“It’s in our history, back to the time of Creation, that a Katzie person married a Sockeye person and they went away together, out to the ocean. But every year they come home to Katzie, and so we refer to the salmon — not just sockeye but all species — as family. They’re Katzie members.”
Sockeye salmon spawning in Corbold Creek, an Upper Pitt River tributary in B.C.’s Lower Mainland © Joshua Ostroff / WWF-Canada
Rick Bailey, a Katzie First Nation band councillor whose portfolio includes fish and wildlife, is standing on a wooden dock at the edge of the aquamarine Pitt Lake. Surrounded by the towering Coast Mountains, this is one of the world’s largest tidal lakes — just 50 kilometres northeast of downtown Vancouver. Red ochre pictographs drawn by Katzie ancestors can still be seen on the lake’s western cliff face and recent environmental assessments upriver revealed more archaeological sites, including 50 ancient pit houses.
“At times I’ve actually gotten emotional about it,” Bailey says “That’s why this is so high-priority for us, to fix all the spawning streams and creeks in the Upper Pitt — so our salmon family will have a good place to come home to, so the runs will rebuild again and provide nourishment for Katzie people.”
Across the lake lies the Upper Pitt River, a crucial spawning ground and rare host to all five salmon species, while the Lower Pitt River leaving the lake’s southern end feeds into the mighty Fraser River en route to the Pacific Ocean. But the salmon populations that traverse this route are near collapse.
“We used to fish three days a week, 52 weeks a year, and now we get to fish just three or four weeks in August because the salmon, they’re just not coming back,” Bailey says. “I’ve had Elders call and want to go harvest some Pitt sockeye and last year I made a decision that wasn’t an option because the numbers were so low. And we can’t point the finger at any one thing.”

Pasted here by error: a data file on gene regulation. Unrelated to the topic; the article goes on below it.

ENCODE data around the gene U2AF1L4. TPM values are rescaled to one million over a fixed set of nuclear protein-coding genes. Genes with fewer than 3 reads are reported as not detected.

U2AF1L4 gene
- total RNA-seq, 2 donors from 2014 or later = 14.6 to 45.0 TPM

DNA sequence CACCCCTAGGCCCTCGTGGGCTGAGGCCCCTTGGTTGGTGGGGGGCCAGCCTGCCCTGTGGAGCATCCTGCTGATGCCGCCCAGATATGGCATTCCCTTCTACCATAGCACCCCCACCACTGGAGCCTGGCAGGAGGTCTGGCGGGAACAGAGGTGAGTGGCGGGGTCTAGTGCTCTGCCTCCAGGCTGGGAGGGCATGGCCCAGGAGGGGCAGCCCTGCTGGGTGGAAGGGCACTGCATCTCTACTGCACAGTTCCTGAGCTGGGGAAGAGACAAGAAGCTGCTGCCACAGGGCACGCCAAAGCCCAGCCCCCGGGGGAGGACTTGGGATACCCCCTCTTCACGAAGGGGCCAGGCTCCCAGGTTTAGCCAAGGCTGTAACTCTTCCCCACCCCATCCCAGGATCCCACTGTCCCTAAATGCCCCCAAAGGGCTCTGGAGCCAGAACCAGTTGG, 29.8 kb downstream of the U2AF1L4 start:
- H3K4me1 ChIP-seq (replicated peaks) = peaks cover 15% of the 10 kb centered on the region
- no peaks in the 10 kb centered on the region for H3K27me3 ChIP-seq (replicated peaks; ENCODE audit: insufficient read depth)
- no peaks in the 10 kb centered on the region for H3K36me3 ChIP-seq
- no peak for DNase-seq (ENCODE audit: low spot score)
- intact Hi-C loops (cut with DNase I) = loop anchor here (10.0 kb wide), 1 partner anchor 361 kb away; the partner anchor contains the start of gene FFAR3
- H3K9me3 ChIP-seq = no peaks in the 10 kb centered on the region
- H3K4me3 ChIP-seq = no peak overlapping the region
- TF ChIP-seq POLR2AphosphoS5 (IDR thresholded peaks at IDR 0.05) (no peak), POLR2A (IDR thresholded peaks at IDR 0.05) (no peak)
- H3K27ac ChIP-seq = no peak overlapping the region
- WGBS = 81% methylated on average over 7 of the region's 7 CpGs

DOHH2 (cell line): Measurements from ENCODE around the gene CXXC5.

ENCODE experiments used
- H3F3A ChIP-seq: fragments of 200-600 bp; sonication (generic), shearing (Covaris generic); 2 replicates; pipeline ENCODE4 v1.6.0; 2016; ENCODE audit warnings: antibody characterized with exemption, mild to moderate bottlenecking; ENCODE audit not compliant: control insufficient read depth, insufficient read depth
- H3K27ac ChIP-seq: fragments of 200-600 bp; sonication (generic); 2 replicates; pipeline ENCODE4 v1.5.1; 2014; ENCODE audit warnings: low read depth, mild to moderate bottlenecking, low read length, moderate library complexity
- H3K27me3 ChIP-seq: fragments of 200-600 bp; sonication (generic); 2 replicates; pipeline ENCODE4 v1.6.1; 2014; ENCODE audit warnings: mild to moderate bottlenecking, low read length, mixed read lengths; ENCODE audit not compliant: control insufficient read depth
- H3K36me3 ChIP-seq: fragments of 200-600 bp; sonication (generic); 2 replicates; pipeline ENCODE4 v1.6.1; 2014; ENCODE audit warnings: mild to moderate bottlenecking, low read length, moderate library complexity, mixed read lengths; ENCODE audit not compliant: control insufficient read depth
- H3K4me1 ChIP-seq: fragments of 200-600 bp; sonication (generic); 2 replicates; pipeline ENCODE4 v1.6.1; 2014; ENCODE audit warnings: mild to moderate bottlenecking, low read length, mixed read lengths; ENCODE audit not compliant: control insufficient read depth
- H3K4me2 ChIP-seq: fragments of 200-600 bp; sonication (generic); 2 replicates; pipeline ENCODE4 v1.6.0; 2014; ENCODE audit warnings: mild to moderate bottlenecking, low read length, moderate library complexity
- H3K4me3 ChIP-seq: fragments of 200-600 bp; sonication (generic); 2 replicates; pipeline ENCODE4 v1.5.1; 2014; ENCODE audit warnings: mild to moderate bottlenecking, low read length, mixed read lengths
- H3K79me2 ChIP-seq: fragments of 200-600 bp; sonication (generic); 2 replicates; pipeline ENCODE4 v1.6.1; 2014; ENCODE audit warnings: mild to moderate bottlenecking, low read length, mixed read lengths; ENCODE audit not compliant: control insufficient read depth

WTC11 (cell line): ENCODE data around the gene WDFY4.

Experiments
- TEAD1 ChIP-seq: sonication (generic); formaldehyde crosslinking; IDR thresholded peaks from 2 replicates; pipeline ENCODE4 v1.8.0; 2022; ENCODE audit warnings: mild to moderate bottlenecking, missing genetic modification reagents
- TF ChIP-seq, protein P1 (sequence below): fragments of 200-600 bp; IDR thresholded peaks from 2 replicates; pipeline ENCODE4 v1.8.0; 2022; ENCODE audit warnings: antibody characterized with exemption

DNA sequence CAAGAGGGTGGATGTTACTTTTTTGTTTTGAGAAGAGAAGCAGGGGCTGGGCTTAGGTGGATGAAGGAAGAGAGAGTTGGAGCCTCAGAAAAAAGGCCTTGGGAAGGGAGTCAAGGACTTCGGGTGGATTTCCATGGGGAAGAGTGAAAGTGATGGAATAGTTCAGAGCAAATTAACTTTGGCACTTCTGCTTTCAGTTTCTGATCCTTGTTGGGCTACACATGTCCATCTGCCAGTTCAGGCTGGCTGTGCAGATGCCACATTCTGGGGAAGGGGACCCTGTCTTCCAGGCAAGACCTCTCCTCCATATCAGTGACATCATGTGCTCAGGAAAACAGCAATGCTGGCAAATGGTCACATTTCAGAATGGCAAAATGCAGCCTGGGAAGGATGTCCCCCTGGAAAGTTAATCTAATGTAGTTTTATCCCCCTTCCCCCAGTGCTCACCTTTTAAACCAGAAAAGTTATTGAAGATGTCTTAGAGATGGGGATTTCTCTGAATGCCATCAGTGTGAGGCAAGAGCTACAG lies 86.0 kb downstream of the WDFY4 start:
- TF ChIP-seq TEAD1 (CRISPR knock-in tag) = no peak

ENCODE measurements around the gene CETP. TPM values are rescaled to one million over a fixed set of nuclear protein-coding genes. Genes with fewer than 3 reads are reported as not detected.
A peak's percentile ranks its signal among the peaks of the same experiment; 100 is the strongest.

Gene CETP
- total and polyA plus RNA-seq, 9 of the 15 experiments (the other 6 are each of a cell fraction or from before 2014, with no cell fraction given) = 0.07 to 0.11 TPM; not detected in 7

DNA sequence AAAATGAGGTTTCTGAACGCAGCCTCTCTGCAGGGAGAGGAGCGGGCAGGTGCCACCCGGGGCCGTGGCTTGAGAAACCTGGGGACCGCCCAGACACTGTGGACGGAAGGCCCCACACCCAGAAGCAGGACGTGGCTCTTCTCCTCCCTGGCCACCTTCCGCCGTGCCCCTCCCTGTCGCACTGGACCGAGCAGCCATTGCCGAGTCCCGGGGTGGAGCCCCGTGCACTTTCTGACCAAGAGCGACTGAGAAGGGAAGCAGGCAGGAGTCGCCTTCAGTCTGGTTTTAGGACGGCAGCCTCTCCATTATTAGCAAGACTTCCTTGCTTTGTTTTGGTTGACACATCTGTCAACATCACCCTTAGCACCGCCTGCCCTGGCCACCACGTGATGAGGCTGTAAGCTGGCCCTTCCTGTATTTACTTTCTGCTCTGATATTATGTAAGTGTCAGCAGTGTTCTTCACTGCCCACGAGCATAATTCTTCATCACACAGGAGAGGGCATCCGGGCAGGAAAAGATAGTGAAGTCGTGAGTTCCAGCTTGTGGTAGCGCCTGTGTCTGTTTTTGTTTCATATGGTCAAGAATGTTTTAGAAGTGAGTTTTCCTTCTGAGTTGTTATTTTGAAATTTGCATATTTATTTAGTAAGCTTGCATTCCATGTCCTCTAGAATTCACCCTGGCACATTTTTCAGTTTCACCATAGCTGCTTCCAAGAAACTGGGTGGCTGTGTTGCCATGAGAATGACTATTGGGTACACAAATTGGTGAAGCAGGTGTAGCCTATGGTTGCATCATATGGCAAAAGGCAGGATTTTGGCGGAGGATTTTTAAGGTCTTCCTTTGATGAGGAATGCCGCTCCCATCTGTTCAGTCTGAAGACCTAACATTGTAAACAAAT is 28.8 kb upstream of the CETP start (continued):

Wild pacific salmon face an array of threats ranging from industrial pressures like overfishing, pollution and deforestation to climate change impacts like warming oceans, heat domes and atmospheric rivers. The result has been untenably hot watersheds and widespread flooding and landslides, especially in heavily logged areas, which are degrading, fragmenting and destroying spawning and rearing habitats.
Salmon is a keystone species that also sustains other wildlife populations, from bears to killer whales, so there are also ecosystem-wide repercussions to this decline.
Born in gravel spawning beds in creeks and streams, salmon emerge as fry to feed until they grow large enough to swim out to the ocean, ultimately returning upriver to their birthplace to reproduce and die. This four-year lifecycle causes natural population peaks and valleys, and 2022 should be a dominant year for sockeye.
The Fraser River run was initially forecast at 9.8 million before being shockingly revised down to 5.5 million once the season began (albeit less shocking than 2020, when only 288,000 sockeye returned, breaking the previous year’s record low of 493,000).
The Upper Pitt Restoration Project
These dramatic declines are why salmon habitat restoration is so important, and why WWF-Canada is funding a long-term, Katzie-led project throughout the Upper Pitt watershed to bring them back.